Glenn Tucker | Housing fix is farming's licks
I like Audley Shaw. His enthusiasm is infectious. For several reasons, I would like him to do well in his new portfolio.
Long ago, sections of Jamaica were declared the 'Green Belt'. This area was intended to be available for agricultural pursuits and nothing else. In St Catherine alone, there were 30 dairies. Old Harbour had wells at every turn. And the residents of St John's Road would be surprised to learn how much water they have under them.
But all this has changed. All but two of these properties are now housing schemes. The other two are cemeteries. Why? Everywhere, our best agricultural lands are giving way to sprawling housing estates.
Sugar has been with us for 500 years. When the English took over from the Spanish, Jamaica became a major producer and the leading exporter of sugar in the world. In 1900, there were 140 factories in operation. Today, there are five or six.
In 1975, 6.91 tonnes of sugar were produced on each hectare of land. Last year, it was 4.51. Some 40 per cent of the land under permanent agriculture was devoted to sugar cane. Political considerations and archaic technology have combined to make sugar no longer viable. This, along with the fact that artificial sweeteners have been identified that are as much as 400 times sweeter than sugar. These are creating serious health problems, but consumers seem to be unaware and producers just don't care.
Like the minister, I am always struck by the amount of idle land in this country. It may be a good idea for the minister to carry out a thorough investigation as to why this is the case - particularly since so many persons are interested in agriculture. If he invites me to lunch and asks politely, I will tell him.
Why, may I ask, aren't we using our non-agricultural lands for housing? I am well aware that there would be challenges for utility companies. But we would not be inventing the wheel.
Many other countries are building schemes on sloping land. There are also earth-sheltered homes - a new concept here but in use in most developed countries. These units and schemes are not dark and damp as many may assume. They are energy efficient and eco-friendly. They are safer because there is nothing above ground to be damaged by storms, earthquakes or vandals.
Interestingly, these schemes on agricultural land often suffer from flooding and poorly maintained roads because they are not suitable for housing.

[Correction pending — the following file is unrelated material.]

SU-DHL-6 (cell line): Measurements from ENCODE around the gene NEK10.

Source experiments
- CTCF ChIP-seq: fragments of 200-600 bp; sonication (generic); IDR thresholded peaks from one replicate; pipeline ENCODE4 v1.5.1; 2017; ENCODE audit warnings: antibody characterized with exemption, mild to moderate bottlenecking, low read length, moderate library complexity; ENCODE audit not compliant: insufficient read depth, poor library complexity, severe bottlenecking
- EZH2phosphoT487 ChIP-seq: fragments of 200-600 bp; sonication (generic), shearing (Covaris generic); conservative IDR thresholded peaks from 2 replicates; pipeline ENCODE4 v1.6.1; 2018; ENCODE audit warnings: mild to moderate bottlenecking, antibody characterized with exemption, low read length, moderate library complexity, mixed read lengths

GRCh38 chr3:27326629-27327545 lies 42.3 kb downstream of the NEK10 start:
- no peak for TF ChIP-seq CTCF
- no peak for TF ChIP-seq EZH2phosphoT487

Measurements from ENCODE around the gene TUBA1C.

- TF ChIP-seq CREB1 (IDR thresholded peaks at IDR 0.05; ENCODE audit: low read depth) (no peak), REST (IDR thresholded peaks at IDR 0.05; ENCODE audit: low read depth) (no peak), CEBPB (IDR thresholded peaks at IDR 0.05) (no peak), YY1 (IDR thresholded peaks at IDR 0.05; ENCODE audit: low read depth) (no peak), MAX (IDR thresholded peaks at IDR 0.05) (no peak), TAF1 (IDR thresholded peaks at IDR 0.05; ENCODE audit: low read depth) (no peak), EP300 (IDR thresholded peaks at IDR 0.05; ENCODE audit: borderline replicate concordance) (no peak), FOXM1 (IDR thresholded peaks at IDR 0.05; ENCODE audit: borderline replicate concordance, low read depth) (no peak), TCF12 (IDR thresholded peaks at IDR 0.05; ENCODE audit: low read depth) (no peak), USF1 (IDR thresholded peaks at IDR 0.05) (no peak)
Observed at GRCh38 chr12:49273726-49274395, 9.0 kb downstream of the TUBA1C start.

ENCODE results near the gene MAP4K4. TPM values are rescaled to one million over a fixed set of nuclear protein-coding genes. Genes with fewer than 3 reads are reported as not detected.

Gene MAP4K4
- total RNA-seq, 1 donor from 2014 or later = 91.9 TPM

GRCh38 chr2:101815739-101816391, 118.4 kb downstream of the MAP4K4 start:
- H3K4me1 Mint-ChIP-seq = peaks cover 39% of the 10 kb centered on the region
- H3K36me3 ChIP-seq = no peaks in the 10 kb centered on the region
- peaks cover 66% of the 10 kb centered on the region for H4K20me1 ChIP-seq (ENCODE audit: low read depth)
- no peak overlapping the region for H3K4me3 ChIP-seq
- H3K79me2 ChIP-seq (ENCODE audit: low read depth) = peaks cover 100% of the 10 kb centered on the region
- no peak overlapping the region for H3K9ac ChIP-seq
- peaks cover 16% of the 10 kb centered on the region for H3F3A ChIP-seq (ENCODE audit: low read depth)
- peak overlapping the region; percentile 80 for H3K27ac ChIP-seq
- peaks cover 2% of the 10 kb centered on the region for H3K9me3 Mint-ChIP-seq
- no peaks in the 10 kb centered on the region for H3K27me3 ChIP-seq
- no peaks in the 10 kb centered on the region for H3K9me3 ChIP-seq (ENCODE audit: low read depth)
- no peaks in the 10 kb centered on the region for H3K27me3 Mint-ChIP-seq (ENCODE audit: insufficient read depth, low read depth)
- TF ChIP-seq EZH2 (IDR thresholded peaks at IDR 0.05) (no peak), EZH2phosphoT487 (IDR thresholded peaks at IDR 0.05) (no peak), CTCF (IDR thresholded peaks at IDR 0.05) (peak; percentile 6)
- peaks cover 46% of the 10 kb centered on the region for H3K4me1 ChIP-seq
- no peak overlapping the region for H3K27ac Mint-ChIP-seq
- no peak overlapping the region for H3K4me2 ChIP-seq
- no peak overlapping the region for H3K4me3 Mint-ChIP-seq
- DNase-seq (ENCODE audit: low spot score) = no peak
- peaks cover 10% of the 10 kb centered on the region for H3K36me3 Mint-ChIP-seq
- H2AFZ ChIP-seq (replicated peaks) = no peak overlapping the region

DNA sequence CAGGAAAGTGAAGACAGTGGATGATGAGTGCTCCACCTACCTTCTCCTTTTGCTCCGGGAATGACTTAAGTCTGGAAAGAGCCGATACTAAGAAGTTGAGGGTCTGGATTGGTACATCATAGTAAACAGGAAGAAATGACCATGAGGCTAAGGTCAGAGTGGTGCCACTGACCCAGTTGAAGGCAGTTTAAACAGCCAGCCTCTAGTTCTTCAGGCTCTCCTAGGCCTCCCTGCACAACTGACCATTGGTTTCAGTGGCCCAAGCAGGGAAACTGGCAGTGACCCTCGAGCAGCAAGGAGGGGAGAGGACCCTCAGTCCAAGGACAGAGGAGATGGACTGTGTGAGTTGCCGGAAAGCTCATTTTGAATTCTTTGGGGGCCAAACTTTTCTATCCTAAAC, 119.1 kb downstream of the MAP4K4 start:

Life would not be the same without the sugar cane. It would be better.
Permit me to mention just one substitute to the dying sugar industry and a banana industry that has to be put on life support after every period of bad weather.
There are 160 plants that have been declared as having nutraceutical properties worldwide. Of these, 80 can be found nowhere else, but Jamaica. By this year, when the Asian market opens, the nutraceutical market will be worth $600 billion annually.
Would it be fanciful thinking to believe that with half of all the plants with these properties residing here and nowhere else, we could command a substantial share of this market? But these plants have to be cultivated somewhere.
Many years ago, a local product won an international competition for being best in its category. Buyers from some of the biggest companies rushed to the Jamaican booth. Then, one by one, they moved away, disappointed. I was told that what we could offer them for the year was less than what they required each week. That product is no longer on the market.
Once, I did some research on the climatic and soil conditions existing in the Blue Mountain area. I then compared this with the conditions scientists agreed were ideal for coffee production worldwide. The Jamaican conditions were like a carbon copy of the one formulated by international scientists.
For reasons I am not qualified to explain, the climatic and agronomic conditions that exist in this country are unique. Even the things we plant that are planted elsewhere are different - and better.
For decades, our ganja farmers have worked to produce a high-quality ganja product. All they have to show for their efforts are prison records. Now the rest of the world has come, taken the samples they need, and are well on their way to building a viable ganja industry.
A report from New Frontier Data estimates the US ganja industry could generate US$131.8 billion in federal tax revenue and add 1.1 million jobs in the next seven years if it is legalised for adult use in all the states. Many states have already legalised. Three years ago, Colorado collected US$70 million in tax revenues from ganja sales.
The point I am trying to make is that it is myopic madness to dispose of prime agricultural land in this way when alternatives exist for housing solutions.
And if we wake up one morning and decide to take growth and development seriously, we are going to realise, belatedly, that much of the land that will be needed to feed and supply a seven billion world market will be under housing. And the land for housing is lying idle.